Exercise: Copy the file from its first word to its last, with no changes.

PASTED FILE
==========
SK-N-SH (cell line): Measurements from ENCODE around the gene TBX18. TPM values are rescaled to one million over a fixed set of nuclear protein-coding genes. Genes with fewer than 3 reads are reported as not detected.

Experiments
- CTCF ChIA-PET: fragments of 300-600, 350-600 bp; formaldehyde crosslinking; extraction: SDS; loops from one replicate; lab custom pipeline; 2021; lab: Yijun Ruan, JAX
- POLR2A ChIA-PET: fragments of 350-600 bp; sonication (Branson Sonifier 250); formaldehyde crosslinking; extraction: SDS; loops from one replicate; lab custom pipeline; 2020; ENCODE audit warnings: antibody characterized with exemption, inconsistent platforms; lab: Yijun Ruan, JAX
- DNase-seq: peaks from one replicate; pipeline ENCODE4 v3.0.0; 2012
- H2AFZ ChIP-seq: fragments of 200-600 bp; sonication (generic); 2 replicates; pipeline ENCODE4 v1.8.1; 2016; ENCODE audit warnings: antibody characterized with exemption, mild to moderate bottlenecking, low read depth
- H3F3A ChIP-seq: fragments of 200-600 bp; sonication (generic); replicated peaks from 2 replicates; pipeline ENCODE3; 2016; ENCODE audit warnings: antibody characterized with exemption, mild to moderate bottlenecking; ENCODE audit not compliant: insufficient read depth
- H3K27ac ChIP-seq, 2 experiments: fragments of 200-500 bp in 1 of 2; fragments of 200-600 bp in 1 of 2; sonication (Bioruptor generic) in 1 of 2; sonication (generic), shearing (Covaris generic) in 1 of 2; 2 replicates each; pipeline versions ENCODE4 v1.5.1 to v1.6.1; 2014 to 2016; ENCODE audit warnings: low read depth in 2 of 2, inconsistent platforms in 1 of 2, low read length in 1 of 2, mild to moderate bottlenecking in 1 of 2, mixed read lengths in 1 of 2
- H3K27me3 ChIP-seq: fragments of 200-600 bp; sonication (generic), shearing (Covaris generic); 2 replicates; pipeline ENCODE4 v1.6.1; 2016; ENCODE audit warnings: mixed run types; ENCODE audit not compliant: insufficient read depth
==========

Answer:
SK-N-SH (cell line): Measurements from ENCODE around the gene TBX18. TPM values are rescaled to one million over a fixed set of nuclear protein-coding genes. Genes with fewer than 3 reads are reported as not detected.

Experiments
- CTCF ChIA-PET: fragments of 300-600, 350-600 bp; formaldehyde crosslinking; extraction: SDS; loops from one replicate; lab custom pipeline; 2021; lab: Yijun Ruan, JAX
- POLR2A ChIA-PET: fragments of 350-600 bp; sonication (Branson Sonifier 250); formaldehyde crosslinking; extraction: SDS; loops from one replicate; lab custom pipeline; 2020; ENCODE audit warnings: antibody characterized with exemption, inconsistent platforms; lab: Yijun Ruan, JAX
- DNase-seq: peaks from one replicate; pipeline ENCODE4 v3.0.0; 2012
- H2AFZ ChIP-seq: fragments of 200-600 bp; sonication (generic); 2 replicates; pipeline ENCODE4 v1.8.1; 2016; ENCODE audit warnings: antibody characterized with exemption, mild to moderate bottlenecking, low read depth
- H3F3A ChIP-seq: fragments of 200-600 bp; sonication (generic); replicated peaks from 2 replicates; pipeline ENCODE3; 2016; ENCODE audit warnings: antibody characterized with exemption, mild to moderate bottlenecking; ENCODE audit not compliant: insufficient read depth
- H3K27ac ChIP-seq, 2 experiments: fragments of 200-500 bp in 1 of 2; fragments of 200-600 bp in 1 of 2; sonication (Bioruptor generic) in 1 of 2; sonication (generic), shearing (Covaris generic) in 1 of 2; 2 replicates each; pipeline versions ENCODE4 v1.5.1 to v1.6.1; 2014 to 2016; ENCODE audit warnings: low read depth in 2 of 2, inconsistent platforms in 1 of 2, low read length in 1 of 2, mild to moderate bottlenecking in 1 of 2, mixed read lengths in 1 of 2
- H3K27me3 ChIP-seq: fragments of 200-600 bp; sonication (generic), shearing (Covaris generic); 2 replicates; pipeline ENCODE4 v1.6.1; 2016; ENCODE audit warnings: mixed run types; ENCODE audit not compliant: insufficient read depth